By Lisa Autz
Photo courtesy of Namwon030.
The calorie count of Thanksgiving can only be matched by the great deal of comfort and meaning that Americans hold to the annual ritual. The November tradition, which has evolved over the past 400 years, is emblematic of expressing gratitude with friends and family over a bountiful feast of turkey meat.
Long before the first moments in Plymouth, where the two distinct cultures of Pilgrims and Wampanoag Native Americans came together, cultures across the world made it a point to commemorate their gratitude in feast-full ceremony. The August Moon Festival in China, Homowo Festival in Ghana, Chuseok in Korea, and Pongal in India are all different variations of occasions where locals offer thanks for abundant harvest, family, and health.
It turns out that dedicating festivities to expressing gratitude is a quite common–possibly universal–impulse of humanity.
With a parallel zeal of gratefulness, the Chinese celebrate a holiday called the Moon or Mid-Autumn Festival. Except instead of eating a meal inside, the Chinese take the festivities out of their domestic confinements to gaze up at the moon when it is at its largest phase in the lunar year.
The lunar holiday is the second most important festival in China after the New Year. On the 15th day of the eighth month on the Chinese calendar, families gather in celebration of completeness and unity by channeling their thanks to the full moon. The celebration dates back over 3,000 years to when emperors of the Shang Dynasty worshipped the fall moon to pray for a successful seasonal harvest.
Today, the two-day festival is celebrated with the consumption of moon cakes, small circular pastries that people gift to one another to convey their regards. All family members and friends gather outside, where they set food on tables and stare up at the sky. As they eat, they discuss the delightful (and delicious) splendors of life that take place under the great, big moon!
Hooting away hunger in Ghana
The Homowo Festival, or Festival of the Rains, is a harvest celebration by the Ga people from the Greater Accra region of Ghana. The origins of the festival are directly tied to the migration of the Ga into the Ghana territory. Homowo is the largest cultural festival in the country.
According to Ga oral tradition, a severe famine broke out among the people during their migration to present day Accra. They were inspired by the famine to embark on massive food production exercises that eventually yielded them a rich harvest.
Their dire situation was defeated as a result of their diligent efforts, so with great joy the Ga “hooted at hunger,” which is the translation of the word “Homowo.”
Families share the traditional kpokpoi meal in a common bowl, with everyone gathering in a festival dance called “oshi joo.”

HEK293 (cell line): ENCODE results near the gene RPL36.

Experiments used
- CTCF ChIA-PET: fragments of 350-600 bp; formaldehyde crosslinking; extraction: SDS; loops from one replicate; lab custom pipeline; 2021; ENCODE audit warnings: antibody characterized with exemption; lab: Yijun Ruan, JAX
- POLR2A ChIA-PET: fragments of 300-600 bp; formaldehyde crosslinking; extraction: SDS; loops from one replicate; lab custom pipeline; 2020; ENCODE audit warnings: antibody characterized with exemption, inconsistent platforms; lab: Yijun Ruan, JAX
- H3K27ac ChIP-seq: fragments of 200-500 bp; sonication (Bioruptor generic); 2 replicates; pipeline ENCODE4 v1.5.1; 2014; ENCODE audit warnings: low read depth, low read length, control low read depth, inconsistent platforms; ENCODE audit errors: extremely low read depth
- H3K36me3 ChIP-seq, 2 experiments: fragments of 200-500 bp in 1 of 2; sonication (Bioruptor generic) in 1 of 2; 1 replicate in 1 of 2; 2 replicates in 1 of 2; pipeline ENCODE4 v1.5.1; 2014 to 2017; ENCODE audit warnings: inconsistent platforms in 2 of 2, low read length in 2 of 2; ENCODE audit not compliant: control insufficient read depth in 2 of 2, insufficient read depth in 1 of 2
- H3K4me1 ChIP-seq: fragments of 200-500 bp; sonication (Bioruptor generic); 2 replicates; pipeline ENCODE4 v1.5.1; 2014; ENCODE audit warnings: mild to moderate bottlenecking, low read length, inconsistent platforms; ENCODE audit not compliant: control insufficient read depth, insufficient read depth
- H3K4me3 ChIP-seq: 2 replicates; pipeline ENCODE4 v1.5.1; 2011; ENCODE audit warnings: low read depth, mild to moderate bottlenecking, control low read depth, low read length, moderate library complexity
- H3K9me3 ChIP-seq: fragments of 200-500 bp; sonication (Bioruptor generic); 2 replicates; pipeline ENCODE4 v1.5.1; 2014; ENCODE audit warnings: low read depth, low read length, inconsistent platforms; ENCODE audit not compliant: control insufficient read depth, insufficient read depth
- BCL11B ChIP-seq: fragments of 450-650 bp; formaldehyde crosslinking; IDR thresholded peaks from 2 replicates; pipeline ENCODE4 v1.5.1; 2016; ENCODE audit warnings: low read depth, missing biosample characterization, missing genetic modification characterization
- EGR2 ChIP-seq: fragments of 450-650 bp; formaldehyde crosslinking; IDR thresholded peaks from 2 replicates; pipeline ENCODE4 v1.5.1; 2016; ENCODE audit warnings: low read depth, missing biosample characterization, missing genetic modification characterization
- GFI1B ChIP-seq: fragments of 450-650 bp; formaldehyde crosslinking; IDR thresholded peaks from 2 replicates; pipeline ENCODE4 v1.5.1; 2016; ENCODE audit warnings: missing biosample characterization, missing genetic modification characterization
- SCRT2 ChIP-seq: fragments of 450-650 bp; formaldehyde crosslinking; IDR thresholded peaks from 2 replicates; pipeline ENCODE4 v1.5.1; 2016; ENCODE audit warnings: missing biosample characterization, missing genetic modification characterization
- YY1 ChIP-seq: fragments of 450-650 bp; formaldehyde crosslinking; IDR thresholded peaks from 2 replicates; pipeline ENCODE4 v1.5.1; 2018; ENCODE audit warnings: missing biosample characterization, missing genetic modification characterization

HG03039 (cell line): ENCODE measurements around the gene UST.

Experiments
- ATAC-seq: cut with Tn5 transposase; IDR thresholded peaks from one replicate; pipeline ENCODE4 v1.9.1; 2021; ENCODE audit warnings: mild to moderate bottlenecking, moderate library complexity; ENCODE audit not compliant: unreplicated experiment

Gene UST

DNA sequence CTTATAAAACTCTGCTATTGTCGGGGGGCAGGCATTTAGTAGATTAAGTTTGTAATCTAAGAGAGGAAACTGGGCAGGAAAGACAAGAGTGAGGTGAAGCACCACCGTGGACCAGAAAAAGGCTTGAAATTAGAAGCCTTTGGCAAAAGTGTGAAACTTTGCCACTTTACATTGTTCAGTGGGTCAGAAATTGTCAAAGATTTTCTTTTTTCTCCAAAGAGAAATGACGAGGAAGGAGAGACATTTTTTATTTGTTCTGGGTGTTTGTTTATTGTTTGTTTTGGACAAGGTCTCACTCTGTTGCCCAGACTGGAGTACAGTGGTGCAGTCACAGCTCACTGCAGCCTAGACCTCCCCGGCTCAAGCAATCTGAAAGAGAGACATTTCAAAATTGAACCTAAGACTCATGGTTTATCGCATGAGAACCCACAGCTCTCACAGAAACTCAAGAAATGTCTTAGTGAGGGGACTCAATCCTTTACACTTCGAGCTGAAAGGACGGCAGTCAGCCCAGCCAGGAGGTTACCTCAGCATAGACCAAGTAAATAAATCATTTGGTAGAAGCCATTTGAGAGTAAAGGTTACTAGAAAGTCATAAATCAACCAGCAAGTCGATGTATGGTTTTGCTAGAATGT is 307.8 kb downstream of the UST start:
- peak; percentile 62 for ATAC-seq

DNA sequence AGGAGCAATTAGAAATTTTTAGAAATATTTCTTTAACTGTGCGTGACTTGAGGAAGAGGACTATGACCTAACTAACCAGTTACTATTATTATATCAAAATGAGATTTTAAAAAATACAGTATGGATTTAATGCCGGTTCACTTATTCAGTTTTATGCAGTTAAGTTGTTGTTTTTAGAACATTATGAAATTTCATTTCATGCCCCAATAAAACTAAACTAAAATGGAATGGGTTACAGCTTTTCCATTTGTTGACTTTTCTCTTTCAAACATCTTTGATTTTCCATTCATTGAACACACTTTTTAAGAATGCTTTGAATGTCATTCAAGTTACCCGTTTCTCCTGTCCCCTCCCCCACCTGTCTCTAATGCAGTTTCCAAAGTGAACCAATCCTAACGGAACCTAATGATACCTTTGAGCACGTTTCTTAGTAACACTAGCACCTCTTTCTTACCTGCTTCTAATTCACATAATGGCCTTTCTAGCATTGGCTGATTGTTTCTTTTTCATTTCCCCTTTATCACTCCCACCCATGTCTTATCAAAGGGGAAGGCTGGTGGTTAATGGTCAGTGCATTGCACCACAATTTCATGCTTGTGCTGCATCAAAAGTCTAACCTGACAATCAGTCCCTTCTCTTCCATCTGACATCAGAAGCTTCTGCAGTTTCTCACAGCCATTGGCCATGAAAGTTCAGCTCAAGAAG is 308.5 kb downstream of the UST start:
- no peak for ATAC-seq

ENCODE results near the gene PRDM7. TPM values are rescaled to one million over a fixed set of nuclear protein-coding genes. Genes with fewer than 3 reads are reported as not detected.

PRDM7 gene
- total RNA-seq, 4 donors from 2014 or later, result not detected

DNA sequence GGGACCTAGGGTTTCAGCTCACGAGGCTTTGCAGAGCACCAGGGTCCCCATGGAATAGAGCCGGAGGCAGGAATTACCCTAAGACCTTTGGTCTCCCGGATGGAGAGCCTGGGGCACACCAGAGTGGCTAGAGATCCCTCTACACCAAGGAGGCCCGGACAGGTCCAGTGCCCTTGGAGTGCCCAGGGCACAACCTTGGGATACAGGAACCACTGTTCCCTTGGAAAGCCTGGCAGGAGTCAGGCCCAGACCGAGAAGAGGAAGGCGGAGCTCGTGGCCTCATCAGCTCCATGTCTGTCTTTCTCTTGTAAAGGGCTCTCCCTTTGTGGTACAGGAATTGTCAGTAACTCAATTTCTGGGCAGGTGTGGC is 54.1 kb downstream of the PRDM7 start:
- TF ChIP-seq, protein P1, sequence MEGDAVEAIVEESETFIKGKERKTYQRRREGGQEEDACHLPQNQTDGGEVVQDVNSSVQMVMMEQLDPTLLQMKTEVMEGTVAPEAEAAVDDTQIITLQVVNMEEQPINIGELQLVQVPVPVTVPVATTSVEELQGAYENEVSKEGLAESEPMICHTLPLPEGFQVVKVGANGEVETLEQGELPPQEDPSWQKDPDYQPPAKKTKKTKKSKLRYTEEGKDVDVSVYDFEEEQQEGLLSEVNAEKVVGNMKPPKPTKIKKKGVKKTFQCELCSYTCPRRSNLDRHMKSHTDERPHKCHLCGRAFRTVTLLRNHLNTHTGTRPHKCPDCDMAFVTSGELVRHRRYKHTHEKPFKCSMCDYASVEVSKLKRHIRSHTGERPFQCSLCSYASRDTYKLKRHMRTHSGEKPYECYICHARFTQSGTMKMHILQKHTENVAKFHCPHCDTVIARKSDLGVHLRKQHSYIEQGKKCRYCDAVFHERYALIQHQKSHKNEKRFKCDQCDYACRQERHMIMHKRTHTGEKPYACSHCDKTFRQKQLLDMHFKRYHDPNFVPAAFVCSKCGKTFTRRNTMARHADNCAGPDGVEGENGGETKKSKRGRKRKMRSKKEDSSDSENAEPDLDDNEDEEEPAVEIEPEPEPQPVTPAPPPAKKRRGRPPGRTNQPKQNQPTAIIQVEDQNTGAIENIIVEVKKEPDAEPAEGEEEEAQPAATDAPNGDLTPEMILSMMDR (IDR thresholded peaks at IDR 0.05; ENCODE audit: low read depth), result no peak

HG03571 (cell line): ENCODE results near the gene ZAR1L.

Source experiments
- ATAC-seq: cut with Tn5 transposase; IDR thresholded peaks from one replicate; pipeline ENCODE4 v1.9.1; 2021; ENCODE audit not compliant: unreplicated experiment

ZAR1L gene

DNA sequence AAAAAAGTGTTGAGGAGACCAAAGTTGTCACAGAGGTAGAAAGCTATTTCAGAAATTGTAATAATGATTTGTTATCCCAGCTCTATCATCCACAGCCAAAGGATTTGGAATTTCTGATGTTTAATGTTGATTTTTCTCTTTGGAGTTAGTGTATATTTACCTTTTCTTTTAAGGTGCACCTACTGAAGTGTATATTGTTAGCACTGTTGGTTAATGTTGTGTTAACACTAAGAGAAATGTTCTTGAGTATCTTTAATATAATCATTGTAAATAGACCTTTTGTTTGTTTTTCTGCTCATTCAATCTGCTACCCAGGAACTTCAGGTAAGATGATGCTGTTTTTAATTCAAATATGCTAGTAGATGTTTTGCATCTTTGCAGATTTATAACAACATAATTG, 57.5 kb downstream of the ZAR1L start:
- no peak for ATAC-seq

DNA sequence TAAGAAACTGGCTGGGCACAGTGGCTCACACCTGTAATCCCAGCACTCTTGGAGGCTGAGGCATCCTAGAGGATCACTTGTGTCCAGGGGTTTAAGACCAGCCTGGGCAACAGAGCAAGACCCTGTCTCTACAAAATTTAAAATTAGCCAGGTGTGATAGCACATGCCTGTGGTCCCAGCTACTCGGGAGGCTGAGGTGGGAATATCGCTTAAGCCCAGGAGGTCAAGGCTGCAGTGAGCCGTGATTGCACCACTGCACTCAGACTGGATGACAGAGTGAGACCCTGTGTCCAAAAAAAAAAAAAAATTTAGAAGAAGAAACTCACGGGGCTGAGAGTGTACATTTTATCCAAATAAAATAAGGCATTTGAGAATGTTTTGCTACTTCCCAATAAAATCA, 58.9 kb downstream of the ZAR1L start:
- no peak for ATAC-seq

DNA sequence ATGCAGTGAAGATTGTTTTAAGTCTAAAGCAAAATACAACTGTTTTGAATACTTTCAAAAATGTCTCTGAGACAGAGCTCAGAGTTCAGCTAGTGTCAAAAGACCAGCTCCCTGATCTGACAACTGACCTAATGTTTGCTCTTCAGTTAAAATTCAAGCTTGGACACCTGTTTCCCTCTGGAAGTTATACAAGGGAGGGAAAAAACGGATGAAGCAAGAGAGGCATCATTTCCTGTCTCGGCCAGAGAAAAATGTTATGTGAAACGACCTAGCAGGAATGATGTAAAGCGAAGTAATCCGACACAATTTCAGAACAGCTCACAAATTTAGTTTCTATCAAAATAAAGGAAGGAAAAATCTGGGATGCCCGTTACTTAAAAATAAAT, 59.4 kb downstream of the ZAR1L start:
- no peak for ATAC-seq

The festival traditionally ends on a Sunday with a closing ceremony where friends and family visit, exchange the “Homowo” greeting, and amend disputes and misunderstandings.
Korean rice cake gratitude
The Chuseok Festival in Korea is based around bringing family together to be thankful and express respect for ancestors. Similar to China’s moon festival, it’s an ancient cultural practice that begins on the 15th day of the eighth lunar month when the moon is full and bright. Chuseok lasts for three days.
In the company of friends and family, Koreans typically consume songpyeon, a rice cake formed to hold sesame seeds, beans, and other traditional ingredients. The small rice cakes can be pink, yellow, or pale green, or are left white and steamed while sitting on a layer of pine needles.
Chuseok is a festival filled with traditional dancing, plays, games, and feasting. It’s celebrated in both North and South Korea–though less robustly in the North due to governmental restrictions.
Thanking the Sun God in India
“Pongal” is an important Hindu festival celebrated by the Tamil people of the southern region of India. The four-day affair falls typically on the 14th or 15th of January and is an occasion for giving thanks the Sun God for bringing nourishment from the grounds.
This season produces some of the essential ingredients to traditional meals such as rice and other cereal crop, as well as sugar cane and turmeric root. Pongal–which in Tamil means “boiling over”– refers to a certain dish where rice is boiled with milk. The finished dish is then offered to the Sun God as thanks.
Tamilians speak the phrase “Thai pirandhaal vazhi pirakkum” on Pongal, meaning that new prospects are open during this time of year. Family problems or miscommunications are also supposed to be solved on Pongal day. Weddings typically take place within these days because of the great economic wealth that comes from the cultivated harvest.
These Thanksgiving-like holidays are just a few of the different ways that societies across the world have creatively found ways to praise and give gratitude to deities, ancestors, Earth, and most importantly, good food.